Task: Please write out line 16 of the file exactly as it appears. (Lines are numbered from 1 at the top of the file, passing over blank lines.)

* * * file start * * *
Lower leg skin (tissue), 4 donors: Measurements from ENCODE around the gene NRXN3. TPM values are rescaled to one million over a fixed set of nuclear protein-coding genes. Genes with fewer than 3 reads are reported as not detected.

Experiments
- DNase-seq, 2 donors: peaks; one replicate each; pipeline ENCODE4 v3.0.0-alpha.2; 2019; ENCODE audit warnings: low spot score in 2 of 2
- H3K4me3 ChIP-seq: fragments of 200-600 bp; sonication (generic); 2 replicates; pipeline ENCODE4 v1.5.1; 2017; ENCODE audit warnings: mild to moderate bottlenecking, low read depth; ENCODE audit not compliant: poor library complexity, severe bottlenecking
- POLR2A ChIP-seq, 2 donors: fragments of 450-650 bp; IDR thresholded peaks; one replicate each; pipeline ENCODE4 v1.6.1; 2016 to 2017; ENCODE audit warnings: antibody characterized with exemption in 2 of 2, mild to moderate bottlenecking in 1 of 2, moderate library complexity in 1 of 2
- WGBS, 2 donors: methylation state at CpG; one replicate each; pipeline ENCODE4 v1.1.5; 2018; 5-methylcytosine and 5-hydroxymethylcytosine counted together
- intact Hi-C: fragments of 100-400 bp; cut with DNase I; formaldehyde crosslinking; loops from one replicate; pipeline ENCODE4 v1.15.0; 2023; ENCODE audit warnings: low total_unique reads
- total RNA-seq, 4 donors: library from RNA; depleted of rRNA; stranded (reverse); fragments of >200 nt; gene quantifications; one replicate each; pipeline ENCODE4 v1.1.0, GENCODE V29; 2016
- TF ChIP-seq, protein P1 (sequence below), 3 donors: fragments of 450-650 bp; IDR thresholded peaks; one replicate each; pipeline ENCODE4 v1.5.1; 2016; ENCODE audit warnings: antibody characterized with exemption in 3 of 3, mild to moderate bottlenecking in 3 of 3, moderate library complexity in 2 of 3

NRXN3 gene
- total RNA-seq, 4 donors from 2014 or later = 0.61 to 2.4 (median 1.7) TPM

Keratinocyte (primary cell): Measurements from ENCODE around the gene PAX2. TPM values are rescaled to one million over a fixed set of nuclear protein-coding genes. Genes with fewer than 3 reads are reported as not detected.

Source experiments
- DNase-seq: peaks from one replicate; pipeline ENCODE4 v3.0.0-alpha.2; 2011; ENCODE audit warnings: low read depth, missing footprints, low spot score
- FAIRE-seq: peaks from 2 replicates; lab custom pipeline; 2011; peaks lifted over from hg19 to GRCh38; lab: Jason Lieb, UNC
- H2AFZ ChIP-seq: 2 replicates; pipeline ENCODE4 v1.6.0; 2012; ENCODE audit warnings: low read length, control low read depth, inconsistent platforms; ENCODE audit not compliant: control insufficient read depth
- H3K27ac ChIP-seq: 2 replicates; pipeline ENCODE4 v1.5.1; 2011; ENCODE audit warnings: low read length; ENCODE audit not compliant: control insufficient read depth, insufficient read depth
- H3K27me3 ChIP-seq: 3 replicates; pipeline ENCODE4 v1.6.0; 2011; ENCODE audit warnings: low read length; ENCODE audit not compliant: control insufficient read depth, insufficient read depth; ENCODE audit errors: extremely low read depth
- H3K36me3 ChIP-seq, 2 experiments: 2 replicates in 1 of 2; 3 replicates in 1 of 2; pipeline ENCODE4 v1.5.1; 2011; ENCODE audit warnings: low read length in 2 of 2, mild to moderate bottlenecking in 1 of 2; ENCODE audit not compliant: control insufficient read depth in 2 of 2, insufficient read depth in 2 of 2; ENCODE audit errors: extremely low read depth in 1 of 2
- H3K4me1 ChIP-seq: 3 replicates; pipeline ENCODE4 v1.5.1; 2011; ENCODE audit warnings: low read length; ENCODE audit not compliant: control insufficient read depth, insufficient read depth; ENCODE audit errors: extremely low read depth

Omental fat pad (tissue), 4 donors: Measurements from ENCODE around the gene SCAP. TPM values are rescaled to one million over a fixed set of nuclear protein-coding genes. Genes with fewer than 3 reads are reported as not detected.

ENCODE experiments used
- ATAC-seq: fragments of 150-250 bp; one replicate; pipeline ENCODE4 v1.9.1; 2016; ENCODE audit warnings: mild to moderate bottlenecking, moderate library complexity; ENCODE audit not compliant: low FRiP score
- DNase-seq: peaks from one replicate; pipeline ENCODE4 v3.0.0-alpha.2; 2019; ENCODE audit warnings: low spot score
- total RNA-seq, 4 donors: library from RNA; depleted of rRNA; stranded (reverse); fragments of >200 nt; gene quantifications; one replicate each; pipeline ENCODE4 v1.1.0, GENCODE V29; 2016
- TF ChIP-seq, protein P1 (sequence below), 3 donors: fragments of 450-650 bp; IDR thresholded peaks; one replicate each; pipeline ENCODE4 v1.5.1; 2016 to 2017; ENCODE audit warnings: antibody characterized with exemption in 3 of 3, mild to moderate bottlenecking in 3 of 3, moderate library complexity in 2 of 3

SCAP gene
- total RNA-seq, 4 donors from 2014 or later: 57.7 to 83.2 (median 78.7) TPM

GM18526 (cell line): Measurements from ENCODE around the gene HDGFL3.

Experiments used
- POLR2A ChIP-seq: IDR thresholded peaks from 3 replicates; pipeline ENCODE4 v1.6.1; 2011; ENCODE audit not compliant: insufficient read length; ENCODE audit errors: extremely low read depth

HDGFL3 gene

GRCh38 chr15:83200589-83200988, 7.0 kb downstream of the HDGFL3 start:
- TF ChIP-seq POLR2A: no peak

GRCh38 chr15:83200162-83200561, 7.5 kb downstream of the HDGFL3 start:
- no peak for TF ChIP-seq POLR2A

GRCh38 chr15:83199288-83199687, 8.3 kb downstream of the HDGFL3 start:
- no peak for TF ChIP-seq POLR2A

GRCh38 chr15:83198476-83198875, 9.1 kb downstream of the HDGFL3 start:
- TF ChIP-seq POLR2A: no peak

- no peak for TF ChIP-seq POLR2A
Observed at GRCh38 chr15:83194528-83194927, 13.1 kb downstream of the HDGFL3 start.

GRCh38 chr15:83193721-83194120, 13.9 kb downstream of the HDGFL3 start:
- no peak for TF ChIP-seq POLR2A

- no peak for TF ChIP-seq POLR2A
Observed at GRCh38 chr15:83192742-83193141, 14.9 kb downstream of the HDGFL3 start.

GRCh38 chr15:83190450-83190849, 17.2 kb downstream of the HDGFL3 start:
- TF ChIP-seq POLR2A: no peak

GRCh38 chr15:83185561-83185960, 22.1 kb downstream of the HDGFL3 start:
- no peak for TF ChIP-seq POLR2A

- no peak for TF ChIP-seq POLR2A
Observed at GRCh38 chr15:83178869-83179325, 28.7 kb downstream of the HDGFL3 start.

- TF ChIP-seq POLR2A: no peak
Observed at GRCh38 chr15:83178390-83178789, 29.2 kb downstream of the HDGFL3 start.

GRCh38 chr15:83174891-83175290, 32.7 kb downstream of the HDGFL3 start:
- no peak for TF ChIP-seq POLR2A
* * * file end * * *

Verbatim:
- H2AFZ ChIP-seq: 2 replicates; pipeline ENCODE4 v1.6.0; 2012; ENCODE audit warnings: low read length, control low read depth, inconsistent platforms; ENCODE audit not compliant: control insufficient read depth